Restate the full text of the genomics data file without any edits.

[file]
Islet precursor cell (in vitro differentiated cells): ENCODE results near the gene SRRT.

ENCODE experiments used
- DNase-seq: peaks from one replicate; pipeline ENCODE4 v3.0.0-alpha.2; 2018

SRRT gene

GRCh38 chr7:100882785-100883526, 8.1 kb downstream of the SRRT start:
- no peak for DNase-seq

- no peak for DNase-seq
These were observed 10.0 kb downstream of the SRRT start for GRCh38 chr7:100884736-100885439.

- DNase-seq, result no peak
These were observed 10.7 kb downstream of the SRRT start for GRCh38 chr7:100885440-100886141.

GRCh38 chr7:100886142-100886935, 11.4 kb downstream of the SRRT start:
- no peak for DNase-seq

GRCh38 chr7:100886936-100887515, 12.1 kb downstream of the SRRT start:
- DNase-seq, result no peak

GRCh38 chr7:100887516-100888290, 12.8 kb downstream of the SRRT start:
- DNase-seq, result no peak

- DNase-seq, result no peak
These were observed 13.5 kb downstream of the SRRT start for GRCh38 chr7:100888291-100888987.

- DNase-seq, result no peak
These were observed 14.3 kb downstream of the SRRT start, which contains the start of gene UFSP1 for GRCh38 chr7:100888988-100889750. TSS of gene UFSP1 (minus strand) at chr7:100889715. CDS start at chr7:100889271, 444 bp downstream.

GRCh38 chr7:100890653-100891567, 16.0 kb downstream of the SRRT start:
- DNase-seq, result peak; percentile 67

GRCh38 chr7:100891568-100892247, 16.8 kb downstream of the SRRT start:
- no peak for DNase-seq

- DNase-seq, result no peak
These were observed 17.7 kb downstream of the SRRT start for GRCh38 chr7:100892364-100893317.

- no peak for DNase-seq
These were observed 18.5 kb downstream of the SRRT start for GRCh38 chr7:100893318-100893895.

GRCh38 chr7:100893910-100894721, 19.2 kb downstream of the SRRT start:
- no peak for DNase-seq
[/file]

Islet precursor cell (in vitro differentiated cells): ENCODE results near the gene SRRT.

ENCODE experiments used
- DNase-seq: peaks from one replicate; pipeline ENCODE4 v3.0.0-alpha.2; 2018

SRRT gene

GRCh38 chr7:100882785-100883526, 8.1 kb downstream of the SRRT start:
- no peak for DNase-seq

- no peak for DNase-seq
These were observed 10.0 kb downstream of the SRRT start for GRCh38 chr7:100884736-100885439.

- DNase-seq, result no peak
These were observed 10.7 kb downstream of the SRRT start for GRCh38 chr7:100885440-100886141.

GRCh38 chr7:100886142-100886935, 11.4 kb downstream of the SRRT start:
- no peak for DNase-seq

GRCh38 chr7:100886936-100887515, 12.1 kb downstream of the SRRT start:
- DNase-seq, result no peak

GRCh38 chr7:100887516-100888290, 12.8 kb downstream of the SRRT start:
- DNase-seq, result no peak

- DNase-seq, result no peak
These were observed 13.5 kb downstream of the SRRT start for GRCh38 chr7:100888291-100888987.

- DNase-seq, result no peak
These were observed 14.3 kb downstream of the SRRT start, which contains the start of gene UFSP1 for GRCh38 chr7:100888988-100889750. TSS of gene UFSP1 (minus strand) at chr7:100889715. CDS start at chr7:100889271, 444 bp downstream.

GRCh38 chr7:100890653-100891567, 16.0 kb downstream of the SRRT start:
- DNase-seq, result peak; percentile 67

GRCh38 chr7:100891568-100892247, 16.8 kb downstream of the SRRT start:
- no peak for DNase-seq

- DNase-seq, result no peak
These were observed 17.7 kb downstream of the SRRT start for GRCh38 chr7:100892364-100893317.

- no peak for DNase-seq
These were observed 18.5 kb downstream of the SRRT start for GRCh38 chr7:100893318-100893895.

GRCh38 chr7:100893910-100894721, 19.2 kb downstream of the SRRT start:
- no peak for DNase-seq